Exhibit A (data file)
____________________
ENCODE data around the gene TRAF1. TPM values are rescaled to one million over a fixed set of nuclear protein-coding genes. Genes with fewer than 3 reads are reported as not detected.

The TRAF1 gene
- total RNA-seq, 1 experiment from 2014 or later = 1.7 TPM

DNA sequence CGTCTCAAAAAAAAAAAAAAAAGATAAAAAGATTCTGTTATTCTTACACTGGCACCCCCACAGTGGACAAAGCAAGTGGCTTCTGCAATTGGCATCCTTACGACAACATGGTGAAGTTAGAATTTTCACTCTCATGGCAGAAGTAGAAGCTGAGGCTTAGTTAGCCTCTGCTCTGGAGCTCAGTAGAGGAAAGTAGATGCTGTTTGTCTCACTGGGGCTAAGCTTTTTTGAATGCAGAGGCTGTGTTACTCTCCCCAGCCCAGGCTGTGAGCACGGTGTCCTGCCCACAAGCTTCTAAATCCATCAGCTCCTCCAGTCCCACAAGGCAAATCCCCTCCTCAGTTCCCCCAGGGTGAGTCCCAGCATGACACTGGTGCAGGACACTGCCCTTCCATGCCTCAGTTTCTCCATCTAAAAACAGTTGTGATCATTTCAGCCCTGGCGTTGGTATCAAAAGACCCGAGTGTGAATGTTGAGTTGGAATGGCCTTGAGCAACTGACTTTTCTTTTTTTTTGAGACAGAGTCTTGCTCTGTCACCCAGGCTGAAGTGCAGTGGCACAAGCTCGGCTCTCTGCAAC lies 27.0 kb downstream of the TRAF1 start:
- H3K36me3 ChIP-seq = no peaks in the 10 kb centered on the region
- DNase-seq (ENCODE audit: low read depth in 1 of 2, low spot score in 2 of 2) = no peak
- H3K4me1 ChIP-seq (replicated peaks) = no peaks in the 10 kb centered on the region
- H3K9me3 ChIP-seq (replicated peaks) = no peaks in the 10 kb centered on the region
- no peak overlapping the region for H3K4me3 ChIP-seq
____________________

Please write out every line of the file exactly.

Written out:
ENCODE data around the gene TRAF1. TPM values are rescaled to one million over a fixed set of nuclear protein-coding genes. Genes with fewer than 3 reads are reported as not detected.

The TRAF1 gene
- total RNA-seq, 1 experiment from 2014 or later = 1.7 TPM

DNA sequence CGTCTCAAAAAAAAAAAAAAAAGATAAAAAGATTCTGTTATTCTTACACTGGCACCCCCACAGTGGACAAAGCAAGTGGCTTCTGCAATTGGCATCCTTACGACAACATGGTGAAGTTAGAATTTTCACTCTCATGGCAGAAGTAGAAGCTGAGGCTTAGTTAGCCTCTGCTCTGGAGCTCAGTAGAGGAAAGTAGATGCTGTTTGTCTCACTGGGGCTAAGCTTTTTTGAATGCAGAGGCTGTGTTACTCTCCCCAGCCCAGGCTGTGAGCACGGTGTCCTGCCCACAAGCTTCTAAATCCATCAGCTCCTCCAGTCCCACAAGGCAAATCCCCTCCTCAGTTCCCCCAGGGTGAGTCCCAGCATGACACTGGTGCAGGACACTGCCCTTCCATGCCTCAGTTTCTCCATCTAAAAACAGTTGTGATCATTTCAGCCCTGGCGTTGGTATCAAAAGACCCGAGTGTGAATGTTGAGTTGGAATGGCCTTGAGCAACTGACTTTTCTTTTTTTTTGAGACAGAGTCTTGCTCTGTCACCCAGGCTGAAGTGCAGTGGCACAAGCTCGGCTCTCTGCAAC lies 27.0 kb downstream of the TRAF1 start:
- H3K36me3 ChIP-seq = no peaks in the 10 kb centered on the region
- DNase-seq (ENCODE audit: low read depth in 1 of 2, low spot score in 2 of 2) = no peak
- H3K4me1 ChIP-seq (replicated peaks) = no peaks in the 10 kb centered on the region
- H3K9me3 ChIP-seq (replicated peaks) = no peaks in the 10 kb centered on the region
- no peak overlapping the region for H3K4me3 ChIP-seq